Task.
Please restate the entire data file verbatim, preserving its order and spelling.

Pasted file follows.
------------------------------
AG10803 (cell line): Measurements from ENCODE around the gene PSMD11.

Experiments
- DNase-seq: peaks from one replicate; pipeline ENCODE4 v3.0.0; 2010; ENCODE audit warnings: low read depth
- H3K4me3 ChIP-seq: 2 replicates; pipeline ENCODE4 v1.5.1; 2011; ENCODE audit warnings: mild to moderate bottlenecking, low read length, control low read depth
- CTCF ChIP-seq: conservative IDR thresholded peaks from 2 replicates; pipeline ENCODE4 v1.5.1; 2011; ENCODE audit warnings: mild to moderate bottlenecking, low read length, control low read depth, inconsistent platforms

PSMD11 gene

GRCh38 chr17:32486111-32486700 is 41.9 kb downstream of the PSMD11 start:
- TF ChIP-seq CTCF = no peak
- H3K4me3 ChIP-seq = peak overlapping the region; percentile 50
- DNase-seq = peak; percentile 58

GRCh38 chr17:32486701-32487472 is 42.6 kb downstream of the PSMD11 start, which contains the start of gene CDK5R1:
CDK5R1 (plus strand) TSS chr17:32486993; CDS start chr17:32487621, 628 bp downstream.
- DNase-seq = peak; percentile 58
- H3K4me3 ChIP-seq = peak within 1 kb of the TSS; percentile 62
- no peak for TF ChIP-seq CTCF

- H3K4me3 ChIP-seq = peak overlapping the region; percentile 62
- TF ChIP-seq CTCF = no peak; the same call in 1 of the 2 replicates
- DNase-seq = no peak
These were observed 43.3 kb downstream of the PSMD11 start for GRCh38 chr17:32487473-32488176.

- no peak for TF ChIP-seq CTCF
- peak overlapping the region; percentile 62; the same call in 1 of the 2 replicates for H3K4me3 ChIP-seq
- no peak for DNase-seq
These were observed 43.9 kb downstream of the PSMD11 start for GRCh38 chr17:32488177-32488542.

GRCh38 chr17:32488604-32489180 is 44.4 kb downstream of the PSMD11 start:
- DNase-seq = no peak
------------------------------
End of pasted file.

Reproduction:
AG10803 (cell line): Measurements from ENCODE around the gene PSMD11.

Experiments
- DNase-seq: peaks from one replicate; pipeline ENCODE4 v3.0.0; 2010; ENCODE audit warnings: low read depth
- H3K4me3 ChIP-seq: 2 replicates; pipeline ENCODE4 v1.5.1; 2011; ENCODE audit warnings: mild to moderate bottlenecking, low read length, control low read depth
- CTCF ChIP-seq: conservative IDR thresholded peaks from 2 replicates; pipeline ENCODE4 v1.5.1; 2011; ENCODE audit warnings: mild to moderate bottlenecking, low read length, control low read depth, inconsistent platforms

PSMD11 gene

GRCh38 chr17:32486111-32486700 is 41.9 kb downstream of the PSMD11 start:
- TF ChIP-seq CTCF = no peak
- H3K4me3 ChIP-seq = peak overlapping the region; percentile 50
- DNase-seq = peak; percentile 58

GRCh38 chr17:32486701-32487472 is 42.6 kb downstream of the PSMD11 start, which contains the start of gene CDK5R1:
CDK5R1 (plus strand) TSS chr17:32486993; CDS start chr17:32487621, 628 bp downstream.
- DNase-seq = peak; percentile 58
- H3K4me3 ChIP-seq = peak within 1 kb of the TSS; percentile 62
- no peak for TF ChIP-seq CTCF

- H3K4me3 ChIP-seq = peak overlapping the region; percentile 62
- TF ChIP-seq CTCF = no peak; the same call in 1 of the 2 replicates
- DNase-seq = no peak
These were observed 43.3 kb downstream of the PSMD11 start for GRCh38 chr17:32487473-32488176.

- no peak for TF ChIP-seq CTCF
- peak overlapping the region; percentile 62; the same call in 1 of the 2 replicates for H3K4me3 ChIP-seq
- no peak for DNase-seq
These were observed 43.9 kb downstream of the PSMD11 start for GRCh38 chr17:32488177-32488542.

GRCh38 chr17:32488604-32489180 is 44.4 kb downstream of the PSMD11 start:
- DNase-seq = no peak